Whole Number 81
by Paul E. Sparks
In 1717, the English Parliament enacted a law which permitted the government to sentence persons convicted of certain crimes to serve that period of time in the American colonies. Records of a small portion of the total number of persons transported to America under this law have been edited by Marian and Jack Kaminkow and have been published by the Magna Carta Book Company, Baltimore, Maryland, The title of the book is Original List of Emigrants in Bondage from London to the American Colonies, 1719 -1744. The Kaminkows hope eventually to publish all known names of these transportees.
The Act of 1717 provided that a person could contract with the English government to transport certain law offenders to America for a fee which would be paid by the government. In addition, the contracting person would have a vested interest in the services of the transported person for a period of time ranging from seven to fourteen years. These services could be sold to a third party after reaching America.
The fee paid by the English government for transporting a person to America was originally set at three pounds, but eventually the fee was increased to five pounds. The fee remained at this figure until the law passed out of existence in 1773.
At the destination, an ordinary male person was sold for about ten pounds, while his female counterpart brought slightly less. A skilled worker, such as a carpenter or a blacksmith, might bring as much as fifteen to twenty-five pounds.
The offenses for which these unfortunate persons were banished from their native land ranged from trivial misdemeanors, such as cutting down a tree on an avenue, to a major crime, such as murder. The list totaled at least 150 different crimes.
The voyage to America was generally a miserable one for the transportees. Inadequate food, clothing and ventilation, coupled with the cruelty of the overseers, caused many to perish on the long journey. An interesting sidelight of the voyage is that some offenders could arrange to pay the ship's owner for their passages and thus have a cabin to themselves. In addition, these persons were free to pursue their own fortunes after landing. These people were the exception, however, and not the rule.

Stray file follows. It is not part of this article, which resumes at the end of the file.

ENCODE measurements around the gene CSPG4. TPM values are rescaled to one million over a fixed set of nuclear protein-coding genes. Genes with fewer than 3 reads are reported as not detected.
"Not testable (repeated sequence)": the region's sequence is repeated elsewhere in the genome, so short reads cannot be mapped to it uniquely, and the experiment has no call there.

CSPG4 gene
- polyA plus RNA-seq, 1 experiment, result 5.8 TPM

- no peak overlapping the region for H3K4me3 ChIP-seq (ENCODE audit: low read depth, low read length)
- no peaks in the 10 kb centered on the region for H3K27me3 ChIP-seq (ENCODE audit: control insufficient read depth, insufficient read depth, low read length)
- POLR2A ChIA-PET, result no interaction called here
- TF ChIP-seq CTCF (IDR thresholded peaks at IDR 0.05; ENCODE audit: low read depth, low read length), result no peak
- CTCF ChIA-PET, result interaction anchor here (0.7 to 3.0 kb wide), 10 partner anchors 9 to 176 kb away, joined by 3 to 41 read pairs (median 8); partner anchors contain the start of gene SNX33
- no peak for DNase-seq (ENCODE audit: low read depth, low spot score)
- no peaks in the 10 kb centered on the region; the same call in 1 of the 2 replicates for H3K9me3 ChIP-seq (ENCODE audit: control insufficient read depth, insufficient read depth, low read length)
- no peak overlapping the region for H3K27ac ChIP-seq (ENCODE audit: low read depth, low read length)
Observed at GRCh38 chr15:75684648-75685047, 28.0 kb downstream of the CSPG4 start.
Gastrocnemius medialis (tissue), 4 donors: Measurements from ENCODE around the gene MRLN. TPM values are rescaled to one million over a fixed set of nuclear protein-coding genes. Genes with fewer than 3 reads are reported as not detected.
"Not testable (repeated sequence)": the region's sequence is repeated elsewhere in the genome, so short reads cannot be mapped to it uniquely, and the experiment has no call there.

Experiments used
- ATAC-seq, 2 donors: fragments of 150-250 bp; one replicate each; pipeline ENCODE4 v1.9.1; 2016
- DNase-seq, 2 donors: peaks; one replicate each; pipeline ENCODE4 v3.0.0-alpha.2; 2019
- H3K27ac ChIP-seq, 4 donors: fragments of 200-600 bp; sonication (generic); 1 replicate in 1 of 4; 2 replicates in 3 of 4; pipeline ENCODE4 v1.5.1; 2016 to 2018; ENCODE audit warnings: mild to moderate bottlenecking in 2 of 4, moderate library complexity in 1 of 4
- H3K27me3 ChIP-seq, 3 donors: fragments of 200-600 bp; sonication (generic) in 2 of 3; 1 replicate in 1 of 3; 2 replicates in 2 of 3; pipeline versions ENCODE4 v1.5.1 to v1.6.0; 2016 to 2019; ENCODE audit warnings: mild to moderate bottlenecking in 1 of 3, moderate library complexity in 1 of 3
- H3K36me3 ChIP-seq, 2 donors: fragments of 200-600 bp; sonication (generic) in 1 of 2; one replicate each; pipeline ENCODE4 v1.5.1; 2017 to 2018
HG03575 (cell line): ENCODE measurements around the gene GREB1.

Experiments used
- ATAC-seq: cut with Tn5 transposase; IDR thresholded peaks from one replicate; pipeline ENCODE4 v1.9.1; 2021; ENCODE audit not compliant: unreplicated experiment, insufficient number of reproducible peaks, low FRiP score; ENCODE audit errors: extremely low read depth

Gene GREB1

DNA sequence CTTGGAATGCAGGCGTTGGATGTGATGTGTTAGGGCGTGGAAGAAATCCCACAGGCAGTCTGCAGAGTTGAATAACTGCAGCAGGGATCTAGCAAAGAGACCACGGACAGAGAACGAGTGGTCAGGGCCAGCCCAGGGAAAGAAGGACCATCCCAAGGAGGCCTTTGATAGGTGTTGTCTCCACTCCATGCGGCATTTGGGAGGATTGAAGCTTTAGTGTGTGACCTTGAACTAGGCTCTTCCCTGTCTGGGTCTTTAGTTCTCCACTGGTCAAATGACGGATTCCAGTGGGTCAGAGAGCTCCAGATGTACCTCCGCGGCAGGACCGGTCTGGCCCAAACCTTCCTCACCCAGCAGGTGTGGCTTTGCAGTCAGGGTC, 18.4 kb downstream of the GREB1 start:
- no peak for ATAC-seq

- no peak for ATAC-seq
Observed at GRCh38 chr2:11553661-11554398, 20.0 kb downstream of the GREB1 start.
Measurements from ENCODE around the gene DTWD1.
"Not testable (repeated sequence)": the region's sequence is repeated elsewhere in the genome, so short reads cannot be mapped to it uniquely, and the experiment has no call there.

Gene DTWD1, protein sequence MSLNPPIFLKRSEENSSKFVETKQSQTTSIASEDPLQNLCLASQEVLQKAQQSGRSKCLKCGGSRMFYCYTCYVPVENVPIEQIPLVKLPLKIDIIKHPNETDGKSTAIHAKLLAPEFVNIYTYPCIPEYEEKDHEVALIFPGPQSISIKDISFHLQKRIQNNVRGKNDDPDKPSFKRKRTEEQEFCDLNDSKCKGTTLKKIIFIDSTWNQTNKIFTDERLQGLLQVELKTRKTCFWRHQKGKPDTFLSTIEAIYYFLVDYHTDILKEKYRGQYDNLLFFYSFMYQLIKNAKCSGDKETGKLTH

One-third of the transportees were women. In some instances, an entire family was involved. The list of banished persons obviously contains a large number of aliases and nicknames.
After the transportee had served his or her period of service, he or she was given a suit of clothes, the necessities of life for a year, and seeds and tools. Many of them became farmers and planters in their own accounts. Many became useful citizens of a new society.
Five persons named Sparks were transported to America under this law during the period 1719 -1744. Three of these came from Newgate which was the jail for London and Middlesex. Records of the five are as follows:
|ALICE SPARKES.||From: Surrey. To: Maryland. Name of Ship: Alexander.|
|Name of Captain: John King. Number of Persons: 14.|
|Date Received on Board: 4 July, 1723,|
|Public Records Office Number T53/30, Page 340.|
|JOHN SPARKES||From: Newgate. To: Maryland. Name of Ship: Forward, Firgate.|
|Name of Captain: Dan Russell. Number of Persons: 97.|
|Date Received on Board: 10 Oct 1721.|
|Public Records Office Number P53/31, page 376.|
|MARGARET SPARKES||From: Newgate. To: Maryland. Name of Ship: Patapscoe.|
|Name of Captain: Darby Lax. Number of Persons: 53.|
|Date Received on Board :18 April 1734|
|Public Records Office Number T53/37, page 304.|
|WILLIAM SPARKES||From: Newgate. To: Maryland or Virginia. Name of Ship: Forward.|
|Name of Captain: John Magier. Number of Persons: 120.|
|Date Received on Board: 2 June 1738.|
|Public Records Office Number T53/39, page 248.|
|WILLIAM SPARKES||From: Surrey. To Maryland or Virginia. Name of Ship: Essex.|
|Name of Captain: Ambrose Cock, Number of Persons: 20|
|Date Received on Board: 4 June, 1710.|
|Public Records Office Number T53/40, page 205.|